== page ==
In the countries of the south of the Mediterranean it does a couple of decades that blooms, using a classic anthropologic concept, a prefigurative culture, in which the young people have born with technologies of communication and of information without precedents for his major ones. Though the principal analysts speak about the birth of a generation of civil journalists and blogger activists, simply taking a look at the practices is enough to realize that the youth navigate in search of a major substance, but not always aside from his predecessors as in the cases that we present of Morocco.
Forty years ago, Margaret Mead published Culture and Commitment. A Study of the Generation Gap, in which she constructs a typology of how the new and old generations interrelate. She identifies three kinds of society: the postfigurative or slow-changing society, where youths learn not only religion but also local cultural aspects from adults; the configurative or moderately-changing society, where new and old generations learn from each other; and the prefigurative or fast-changing society, where adults can learn from the young.
When the anthropologist wrote Culture and Commitment, American culture was in crisis owing to the economic and technological transformations and changes of mentality taking place in the 1960s. At that time, youths were becoming more activist than ever, the result of diverse factors such as the emergence of a global community, the scientific and medical revolution of the 20th century that increased the population and worldwide television and radio transmissions.
The prefigurative culture involves generational problems, and the key to overcoming them lies in finding real communication. I think that Mead’s theory is useful as a reference on what is happening in Arab-Muslim countries, in whose traditional model women and youths are subject to the patriarchy and lack of political representation.
However, two decades ago a prefigurative culture emerged on the Internet in which youths have had within their reach communication and information technologies unimaginable for their elders and in which we are witnessing the crisis of authority of some governments that have been unable to respond to citizen demands and even less so to the mass of youths with few hopes for the future. Although the main analysts talk of the birth of a generation of citizen journalists and activist bloggers, we only need to observe the practices to realise that youths are in search of more substance.
The case of Morocco can help us to reflect on the process of changing values. The national macro-survey conducted on the occasion of the 50th anniversary of Moroccan independence shows the coexistence of archaic and modern values in the same people. The family is very important for the equilibrium of the individual as is the need for personal autonomy from the family. Traditional paternal authority is only represented by 7% while 74% of respondents prefer dialogue between parents and children and 72% prefer decisions to be taken jointly by husband and wife. Education is valued as they confirm that some of their relatives have experienced social mobility thanks to school. Although experts judge the results to be mediocre, it is an institution that offers the possibility of favouring the autonomy of the individual.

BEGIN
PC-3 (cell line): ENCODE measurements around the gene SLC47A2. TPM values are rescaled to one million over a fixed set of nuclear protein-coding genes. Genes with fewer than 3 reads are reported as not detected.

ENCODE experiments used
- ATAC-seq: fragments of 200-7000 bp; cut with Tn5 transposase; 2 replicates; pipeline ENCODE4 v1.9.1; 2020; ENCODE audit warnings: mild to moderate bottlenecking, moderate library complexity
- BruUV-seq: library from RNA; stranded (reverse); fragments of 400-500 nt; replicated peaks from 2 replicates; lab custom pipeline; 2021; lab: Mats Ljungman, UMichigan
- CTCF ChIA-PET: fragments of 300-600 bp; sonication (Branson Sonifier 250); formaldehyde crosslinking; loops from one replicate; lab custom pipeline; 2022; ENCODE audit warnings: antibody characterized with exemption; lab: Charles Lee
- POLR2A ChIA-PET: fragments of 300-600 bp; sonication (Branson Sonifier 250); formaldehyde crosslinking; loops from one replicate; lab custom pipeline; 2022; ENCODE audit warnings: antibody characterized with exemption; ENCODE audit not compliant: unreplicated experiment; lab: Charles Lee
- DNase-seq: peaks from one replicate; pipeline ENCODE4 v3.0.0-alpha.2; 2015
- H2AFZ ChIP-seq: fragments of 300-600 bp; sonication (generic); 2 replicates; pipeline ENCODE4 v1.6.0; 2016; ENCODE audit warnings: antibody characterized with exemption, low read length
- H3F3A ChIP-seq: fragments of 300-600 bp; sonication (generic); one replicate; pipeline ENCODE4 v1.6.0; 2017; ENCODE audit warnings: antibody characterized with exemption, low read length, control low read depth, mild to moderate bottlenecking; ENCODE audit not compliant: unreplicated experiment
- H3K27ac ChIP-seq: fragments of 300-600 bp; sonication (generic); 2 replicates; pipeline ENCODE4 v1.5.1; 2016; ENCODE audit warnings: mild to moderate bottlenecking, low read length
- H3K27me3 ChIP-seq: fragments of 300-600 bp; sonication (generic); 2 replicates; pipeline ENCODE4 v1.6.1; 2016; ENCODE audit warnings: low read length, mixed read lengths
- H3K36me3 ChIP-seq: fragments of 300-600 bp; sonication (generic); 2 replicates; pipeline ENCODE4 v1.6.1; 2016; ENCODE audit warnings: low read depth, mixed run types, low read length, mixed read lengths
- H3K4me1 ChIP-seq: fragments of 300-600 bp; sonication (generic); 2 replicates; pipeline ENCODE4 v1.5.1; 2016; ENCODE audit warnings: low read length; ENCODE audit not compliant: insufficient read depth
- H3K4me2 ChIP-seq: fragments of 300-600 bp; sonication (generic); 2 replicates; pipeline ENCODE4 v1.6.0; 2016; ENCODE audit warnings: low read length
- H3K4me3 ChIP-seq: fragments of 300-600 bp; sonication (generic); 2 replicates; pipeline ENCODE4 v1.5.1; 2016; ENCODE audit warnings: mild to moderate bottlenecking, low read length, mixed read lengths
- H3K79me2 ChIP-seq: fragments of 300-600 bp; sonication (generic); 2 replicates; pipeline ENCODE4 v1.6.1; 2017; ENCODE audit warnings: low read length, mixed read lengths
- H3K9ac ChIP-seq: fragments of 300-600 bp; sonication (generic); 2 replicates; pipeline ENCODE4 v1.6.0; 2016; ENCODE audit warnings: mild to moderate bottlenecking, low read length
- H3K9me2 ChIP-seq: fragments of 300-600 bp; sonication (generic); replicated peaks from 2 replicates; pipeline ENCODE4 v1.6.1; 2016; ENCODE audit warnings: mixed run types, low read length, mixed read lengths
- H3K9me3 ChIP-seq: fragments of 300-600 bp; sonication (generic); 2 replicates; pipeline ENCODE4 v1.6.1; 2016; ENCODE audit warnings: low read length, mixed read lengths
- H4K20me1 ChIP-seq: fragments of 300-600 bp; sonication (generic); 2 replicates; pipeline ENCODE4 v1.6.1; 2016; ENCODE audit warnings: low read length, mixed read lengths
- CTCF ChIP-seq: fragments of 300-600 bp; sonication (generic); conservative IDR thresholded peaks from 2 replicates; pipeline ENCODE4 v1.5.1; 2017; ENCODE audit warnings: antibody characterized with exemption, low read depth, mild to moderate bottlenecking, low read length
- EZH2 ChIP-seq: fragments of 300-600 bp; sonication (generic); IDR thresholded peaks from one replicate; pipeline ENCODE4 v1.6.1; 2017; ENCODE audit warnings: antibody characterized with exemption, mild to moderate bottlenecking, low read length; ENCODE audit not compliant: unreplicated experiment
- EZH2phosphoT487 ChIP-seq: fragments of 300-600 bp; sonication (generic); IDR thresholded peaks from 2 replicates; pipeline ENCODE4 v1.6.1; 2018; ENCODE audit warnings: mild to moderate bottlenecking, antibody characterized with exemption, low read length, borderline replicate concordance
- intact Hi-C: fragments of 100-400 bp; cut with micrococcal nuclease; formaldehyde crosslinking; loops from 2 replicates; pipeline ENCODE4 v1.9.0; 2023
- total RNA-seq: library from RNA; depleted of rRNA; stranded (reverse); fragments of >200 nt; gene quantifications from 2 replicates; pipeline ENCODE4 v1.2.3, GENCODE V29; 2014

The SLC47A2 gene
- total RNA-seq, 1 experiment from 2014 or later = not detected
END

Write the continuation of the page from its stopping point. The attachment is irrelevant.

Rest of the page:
This is also true for women: while rural areas have the highest concentration of illiterate women, it is quite the opposite in the urban areas, often with better results in the studies. The countryside-city relationship does not disappear and it is precisely from the 1990s when the pragmatic local development associations emerged, outside the political parties, created by individuals who have been professionalised and have immigrated to the city. They believe in the need for local development and in human and cultural rights.
This is the case of the founders of the Women Journalists Network. These women have studied in Morocco and come from the Arabic-, Berber- and French-speaking press and have several years of experience in printed, broadcast and online journalism. Today they edit successful magazines in Arabic or French. They are heads of section in well-known newspapers and have received national and international awards, which does not stop them from writing in blogs and journals online. They are active in the association and social network, especially concerned with the visibility of women in the media. These women are around thirty and of urban origin but their family came from rural areas. For example, the editor of Economie & Entrepreneurs, Nadia Lamlili, was born in Casablanca of Berber origin and her father was a teacher and her mother a housewife.
I visited the sociologist Fatima Mernissi in Rabat last week. She laughed joyfully: she is writing a book with the network journalists examining the heart of the new Moroccan society. Mernissi’s eagerness is not surprising as in A quoi rêvent les jeunes? She concluded that “despite the ferocity of a globalisation manipulated by the transnational networks and the technological changes that are eroding the authority of parents, such as the satellite channels and access to Internet in Internet cafes, dialogue between generations continues in Morocco.” This explanation reflects postfigurative, cofigurative and prefigurative culture in equal measure.